Veteran actress and Rajya Sabha member Jaya Bachchan, who turns 65 Tuesday, says her role as a mother matters more to her than any thing else. She also admits that she takes her duty as a parliamentarian seriously and that she is still game for movie roles, provided they are challenging.
She gave up superstardom in 1973, when she ruled the box-office, to become wife to Amitabh Bachchan and subsequently mother to Shweta and Abhishek.
"Everyone saw it as a big sacrifice and painted me as mother India. But the fact is, I did what I wanted to. There was no martryrdom involved because I am not that kind of a person. No one can make me do what I don't want to," she said.
The pioneering performer heralded naturalistic acting into mainstream Hindi cinema. Before her, there was Nutan, and after her there are Smita Patil and Shabana Azmi.
But Jaya occupies a unique position. When she came into the movies with her two back-to-back performances in Guddi and Uphaar in 1971, Jaya's complete denial of filmy glamour became a trend-setting phenomenon.
While one tends to think of Jaya Bhaduri as the actress in a crumpled cotton sari and loose hair playing authentic middle-class characters in middle-of-the-road movies by Hrishikesh Mukherjee, Asit Sen, Gulzar and Anil Ganguly, she, in fact, created a fashion statement.
In 1972-73, her hairstyle and specially-designed blouses with puffed sleeves, became a rage among women in the country. Jaya was a fashion icon.
"Oh, I thought other actresses were fashion icons. I was just Jaya," she laughed uproariously.
"I just wore and did what seemed right for me. To me, the thought of doing anything that doesn't come naturally to me, seems unacceptable," she said.
Everyone sees Abhishek as his father's son when, in fact, he has more of his mother than his father in him. The smile and those eyes -- they have been bequeathed to the Bachchan heir by his illustrious mother, who at one point in the history of cinema was very huge.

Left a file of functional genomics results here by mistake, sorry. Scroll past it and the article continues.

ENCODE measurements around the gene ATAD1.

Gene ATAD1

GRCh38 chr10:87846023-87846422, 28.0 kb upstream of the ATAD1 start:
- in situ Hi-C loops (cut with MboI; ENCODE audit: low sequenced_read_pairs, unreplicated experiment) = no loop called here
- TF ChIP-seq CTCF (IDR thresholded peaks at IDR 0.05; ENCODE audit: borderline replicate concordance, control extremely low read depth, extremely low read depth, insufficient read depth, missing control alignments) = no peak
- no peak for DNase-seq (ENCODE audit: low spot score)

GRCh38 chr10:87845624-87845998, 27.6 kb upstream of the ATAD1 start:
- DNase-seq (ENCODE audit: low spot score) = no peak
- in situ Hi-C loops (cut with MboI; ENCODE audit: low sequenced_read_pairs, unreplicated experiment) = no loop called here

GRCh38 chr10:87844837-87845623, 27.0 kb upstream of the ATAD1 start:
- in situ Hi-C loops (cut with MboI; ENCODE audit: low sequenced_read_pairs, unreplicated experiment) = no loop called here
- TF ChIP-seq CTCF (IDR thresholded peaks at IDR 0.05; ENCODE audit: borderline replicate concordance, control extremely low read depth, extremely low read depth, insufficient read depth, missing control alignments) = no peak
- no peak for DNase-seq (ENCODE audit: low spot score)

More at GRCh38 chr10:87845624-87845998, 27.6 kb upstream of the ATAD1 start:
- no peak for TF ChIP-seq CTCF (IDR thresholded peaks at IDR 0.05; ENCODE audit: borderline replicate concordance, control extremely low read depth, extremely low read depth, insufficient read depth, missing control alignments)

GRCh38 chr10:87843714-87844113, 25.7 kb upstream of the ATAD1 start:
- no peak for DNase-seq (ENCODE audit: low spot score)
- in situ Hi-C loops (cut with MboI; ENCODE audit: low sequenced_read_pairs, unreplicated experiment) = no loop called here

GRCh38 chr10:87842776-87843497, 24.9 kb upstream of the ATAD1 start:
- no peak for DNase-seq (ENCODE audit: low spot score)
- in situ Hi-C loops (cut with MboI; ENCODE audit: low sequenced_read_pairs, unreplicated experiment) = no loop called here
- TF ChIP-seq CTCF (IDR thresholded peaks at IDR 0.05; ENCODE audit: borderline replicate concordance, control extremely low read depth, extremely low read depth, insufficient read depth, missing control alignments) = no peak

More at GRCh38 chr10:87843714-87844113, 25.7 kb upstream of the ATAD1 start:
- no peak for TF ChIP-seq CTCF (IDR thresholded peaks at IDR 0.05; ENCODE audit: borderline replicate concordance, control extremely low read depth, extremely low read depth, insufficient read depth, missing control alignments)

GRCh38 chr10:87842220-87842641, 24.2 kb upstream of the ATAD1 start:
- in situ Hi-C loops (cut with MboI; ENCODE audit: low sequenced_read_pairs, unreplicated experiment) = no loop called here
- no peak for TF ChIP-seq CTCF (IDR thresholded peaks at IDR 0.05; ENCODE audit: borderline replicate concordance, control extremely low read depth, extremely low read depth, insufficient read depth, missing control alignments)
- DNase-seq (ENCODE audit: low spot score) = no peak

So far, she has been seen with her son only once in a Bengali film called Des, where she played a social crusader who is about to be whisked out of the country by her NRI son. Abhishek played the son.
What needs reiteration is the intense success-streak that she enjoyed from 1971 to 1973, right up to Hrishikesh Mukherjee's Abhimaan, Mili and Chupke Chupke -- all three with her husband -- before she called it quits.
Virtually every film that she consented to do made money at the box office. For a while it seemed there was no other leading lady except Hema Malini to challenge Jaya's reign at the top.
"I never thought of all that. I just did the quality and quantity of work that suited me. Then I moved on to look after my home and family. Today when the two boys in my life don't need my presence, compulsively I have taken on the responsibility of being a Rajya Sabha member. That's so no self-indulgence for me. I take my job as parliamentarian very seriously," she said.
"Where are the roles? Show me challenging roles for an actress my age and I am game, as I was for Hazaar Chaurasi Ki Maa or even Kabhi Khushi Kabhie Gham and Kal Ho Naa Ho, where I didn't have much to do in terms of footage. But at least there was space for me to breathe in the script," she said.